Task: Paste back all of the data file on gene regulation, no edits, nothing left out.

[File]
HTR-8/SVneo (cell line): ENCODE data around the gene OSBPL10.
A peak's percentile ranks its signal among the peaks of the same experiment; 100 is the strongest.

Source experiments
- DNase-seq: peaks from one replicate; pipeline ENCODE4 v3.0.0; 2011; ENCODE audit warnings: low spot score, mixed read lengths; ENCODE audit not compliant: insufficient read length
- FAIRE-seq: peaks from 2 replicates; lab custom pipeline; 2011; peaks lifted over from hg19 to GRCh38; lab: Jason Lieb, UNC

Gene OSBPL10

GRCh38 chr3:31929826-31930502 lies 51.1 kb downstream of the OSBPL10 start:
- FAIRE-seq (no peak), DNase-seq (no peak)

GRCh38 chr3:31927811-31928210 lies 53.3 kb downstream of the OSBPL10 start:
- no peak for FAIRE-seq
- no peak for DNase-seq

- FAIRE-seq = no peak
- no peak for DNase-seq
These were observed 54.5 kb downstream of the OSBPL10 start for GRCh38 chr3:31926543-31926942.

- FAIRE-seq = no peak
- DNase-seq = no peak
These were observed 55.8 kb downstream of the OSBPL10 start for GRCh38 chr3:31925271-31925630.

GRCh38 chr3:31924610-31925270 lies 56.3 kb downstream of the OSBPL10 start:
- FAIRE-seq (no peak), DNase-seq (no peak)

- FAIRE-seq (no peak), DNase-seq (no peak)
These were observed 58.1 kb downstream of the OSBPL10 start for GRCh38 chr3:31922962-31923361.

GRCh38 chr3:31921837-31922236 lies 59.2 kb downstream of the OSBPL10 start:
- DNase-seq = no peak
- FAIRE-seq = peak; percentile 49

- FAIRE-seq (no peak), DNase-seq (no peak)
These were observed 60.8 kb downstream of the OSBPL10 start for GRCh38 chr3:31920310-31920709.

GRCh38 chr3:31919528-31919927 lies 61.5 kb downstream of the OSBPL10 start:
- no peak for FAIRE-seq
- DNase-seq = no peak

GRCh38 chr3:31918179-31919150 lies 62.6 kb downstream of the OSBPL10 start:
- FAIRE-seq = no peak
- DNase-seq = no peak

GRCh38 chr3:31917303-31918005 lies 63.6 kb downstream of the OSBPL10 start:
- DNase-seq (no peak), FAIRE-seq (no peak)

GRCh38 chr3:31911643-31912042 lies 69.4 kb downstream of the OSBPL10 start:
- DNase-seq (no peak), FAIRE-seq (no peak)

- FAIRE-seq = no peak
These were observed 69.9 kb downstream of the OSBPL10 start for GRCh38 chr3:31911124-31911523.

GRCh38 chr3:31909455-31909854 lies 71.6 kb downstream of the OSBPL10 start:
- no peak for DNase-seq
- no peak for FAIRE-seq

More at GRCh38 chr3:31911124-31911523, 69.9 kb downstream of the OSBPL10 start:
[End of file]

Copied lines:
HTR-8/SVneo (cell line): ENCODE data around the gene OSBPL10.
A peak's percentile ranks its signal among the peaks of the same experiment; 100 is the strongest.

Source experiments
- DNase-seq: peaks from one replicate; pipeline ENCODE4 v3.0.0; 2011; ENCODE audit warnings: low spot score, mixed read lengths; ENCODE audit not compliant: insufficient read length
- FAIRE-seq: peaks from 2 replicates; lab custom pipeline; 2011; peaks lifted over from hg19 to GRCh38; lab: Jason Lieb, UNC

Gene OSBPL10

GRCh38 chr3:31929826-31930502 lies 51.1 kb downstream of the OSBPL10 start:
- FAIRE-seq (no peak), DNase-seq (no peak)

GRCh38 chr3:31927811-31928210 lies 53.3 kb downstream of the OSBPL10 start:
- no peak for FAIRE-seq
- no peak for DNase-seq

- FAIRE-seq = no peak
- no peak for DNase-seq
These were observed 54.5 kb downstream of the OSBPL10 start for GRCh38 chr3:31926543-31926942.

- FAIRE-seq = no peak
- DNase-seq = no peak
These were observed 55.8 kb downstream of the OSBPL10 start for GRCh38 chr3:31925271-31925630.

GRCh38 chr3:31924610-31925270 lies 56.3 kb downstream of the OSBPL10 start:
- FAIRE-seq (no peak), DNase-seq (no peak)

- FAIRE-seq (no peak), DNase-seq (no peak)
These were observed 58.1 kb downstream of the OSBPL10 start for GRCh38 chr3:31922962-31923361.

GRCh38 chr3:31921837-31922236 lies 59.2 kb downstream of the OSBPL10 start:
- DNase-seq = no peak
- FAIRE-seq = peak; percentile 49

- FAIRE-seq (no peak), DNase-seq (no peak)
These were observed 60.8 kb downstream of the OSBPL10 start for GRCh38 chr3:31920310-31920709.

GRCh38 chr3:31919528-31919927 lies 61.5 kb downstream of the OSBPL10 start:
- no peak for FAIRE-seq
- DNase-seq = no peak

GRCh38 chr3:31918179-31919150 lies 62.6 kb downstream of the OSBPL10 start:
- FAIRE-seq = no peak
- DNase-seq = no peak

GRCh38 chr3:31917303-31918005 lies 63.6 kb downstream of the OSBPL10 start:
- DNase-seq (no peak), FAIRE-seq (no peak)

GRCh38 chr3:31911643-31912042 lies 69.4 kb downstream of the OSBPL10 start:
- DNase-seq (no peak), FAIRE-seq (no peak)

- FAIRE-seq = no peak
These were observed 69.9 kb downstream of the OSBPL10 start for GRCh38 chr3:31911124-31911523.

GRCh38 chr3:31909455-31909854 lies 71.6 kb downstream of the OSBPL10 start:
- no peak for DNase-seq
- no peak for FAIRE-seq

More at GRCh38 chr3:31911124-31911523, 69.9 kb downstream of the OSBPL10 start: